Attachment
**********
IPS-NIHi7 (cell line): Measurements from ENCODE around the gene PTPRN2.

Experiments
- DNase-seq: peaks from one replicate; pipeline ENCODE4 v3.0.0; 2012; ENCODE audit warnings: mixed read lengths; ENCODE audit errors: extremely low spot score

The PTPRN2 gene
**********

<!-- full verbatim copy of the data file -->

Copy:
IPS-NIHi7 (cell line): Measurements from ENCODE around the gene PTPRN2.

Experiments
- DNase-seq: peaks from one replicate; pipeline ENCODE4 v3.0.0; 2012; ENCODE audit warnings: mixed read lengths; ENCODE audit errors: extremely low spot score

The PTPRN2 gene